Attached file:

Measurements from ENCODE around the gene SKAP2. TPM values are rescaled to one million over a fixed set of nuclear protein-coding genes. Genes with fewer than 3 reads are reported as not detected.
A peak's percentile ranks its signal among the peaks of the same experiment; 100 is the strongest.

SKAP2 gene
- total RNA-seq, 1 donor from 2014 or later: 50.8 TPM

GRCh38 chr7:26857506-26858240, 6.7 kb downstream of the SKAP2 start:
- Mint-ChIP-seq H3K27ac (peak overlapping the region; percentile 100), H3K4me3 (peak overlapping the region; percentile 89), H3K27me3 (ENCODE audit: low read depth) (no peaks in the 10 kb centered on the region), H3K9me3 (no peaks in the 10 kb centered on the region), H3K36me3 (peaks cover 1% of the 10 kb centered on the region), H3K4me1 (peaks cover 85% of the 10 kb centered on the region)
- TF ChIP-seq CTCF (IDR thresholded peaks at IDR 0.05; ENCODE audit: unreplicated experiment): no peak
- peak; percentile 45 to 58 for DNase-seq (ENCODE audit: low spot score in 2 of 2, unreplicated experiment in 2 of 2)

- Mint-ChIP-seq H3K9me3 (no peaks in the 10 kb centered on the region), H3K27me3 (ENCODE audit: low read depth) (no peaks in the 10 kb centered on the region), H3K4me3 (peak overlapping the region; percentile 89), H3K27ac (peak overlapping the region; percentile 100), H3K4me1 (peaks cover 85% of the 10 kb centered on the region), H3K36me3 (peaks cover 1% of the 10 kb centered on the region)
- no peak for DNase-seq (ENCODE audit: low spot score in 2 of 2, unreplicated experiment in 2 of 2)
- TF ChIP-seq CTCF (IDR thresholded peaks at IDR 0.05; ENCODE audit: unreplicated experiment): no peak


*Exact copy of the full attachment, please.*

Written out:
Measurements from ENCODE around the gene SKAP2. TPM values are rescaled to one million over a fixed set of nuclear protein-coding genes. Genes with fewer than 3 reads are reported as not detected.
A peak's percentile ranks its signal among the peaks of the same experiment; 100 is the strongest.

SKAP2 gene
- total RNA-seq, 1 donor from 2014 or later: 50.8 TPM

GRCh38 chr7:26857506-26858240, 6.7 kb downstream of the SKAP2 start:
- Mint-ChIP-seq H3K27ac (peak overlapping the region; percentile 100), H3K4me3 (peak overlapping the region; percentile 89), H3K27me3 (ENCODE audit: low read depth) (no peaks in the 10 kb centered on the region), H3K9me3 (no peaks in the 10 kb centered on the region), H3K36me3 (peaks cover 1% of the 10 kb centered on the region), H3K4me1 (peaks cover 85% of the 10 kb centered on the region)
- TF ChIP-seq CTCF (IDR thresholded peaks at IDR 0.05; ENCODE audit: unreplicated experiment): no peak
- peak; percentile 45 to 58 for DNase-seq (ENCODE audit: low spot score in 2 of 2, unreplicated experiment in 2 of 2)

- Mint-ChIP-seq H3K9me3 (no peaks in the 10 kb centered on the region), H3K27me3 (ENCODE audit: low read depth) (no peaks in the 10 kb centered on the region), H3K4me3 (peak overlapping the region; percentile 89), H3K27ac (peak overlapping the region; percentile 100), H3K4me1 (peaks cover 85% of the 10 kb centered on the region), H3K36me3 (peaks cover 1% of the 10 kb centered on the region)
- no peak for DNase-seq (ENCODE audit: low spot score in 2 of 2, unreplicated experiment in 2 of 2)
- TF ChIP-seq CTCF (IDR thresholded peaks at IDR 0.05; ENCODE audit: unreplicated experiment): no peak